Do We Need National Organizations?

Originally published on, February 24, 2014

by Joe Kanfer and Marcella Kanfer Rolnick

2014 will see the closing of two organizations that have been part of the landscape of American Jewish life for more than a generation. The announcement towards the end of last year by the Foundation for Jewish Culture (FJC) that it decided to wind down its operations, following soon after a similar announcement from JESNA (Jewish Education Service of North America), was greeted with relative equanimity in the Jewish media. In part, this may be due to the fact that, to their credit, the leaders of both organizations have thus far managed the close down process with dignity and deliberation, and without recriminations or desperate appeals for support. But, it likely also reflects a sentiment apparently shared by many observers that changing times not only made national organizations like FJC and JESNA financially unsustainable, but rendered the very model of national umbrella organizations serving a broad field and acting primarily as intermediary agents and support systems outmoded.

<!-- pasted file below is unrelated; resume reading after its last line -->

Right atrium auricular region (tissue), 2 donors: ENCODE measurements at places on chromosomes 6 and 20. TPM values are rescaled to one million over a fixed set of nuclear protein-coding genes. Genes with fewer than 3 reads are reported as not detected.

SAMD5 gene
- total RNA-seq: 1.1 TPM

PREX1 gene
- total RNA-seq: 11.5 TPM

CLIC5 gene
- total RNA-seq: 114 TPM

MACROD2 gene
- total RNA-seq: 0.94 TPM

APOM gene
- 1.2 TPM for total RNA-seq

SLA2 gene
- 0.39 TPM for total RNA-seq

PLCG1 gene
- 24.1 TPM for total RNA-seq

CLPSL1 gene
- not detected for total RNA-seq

But, is this premise true? Continue reading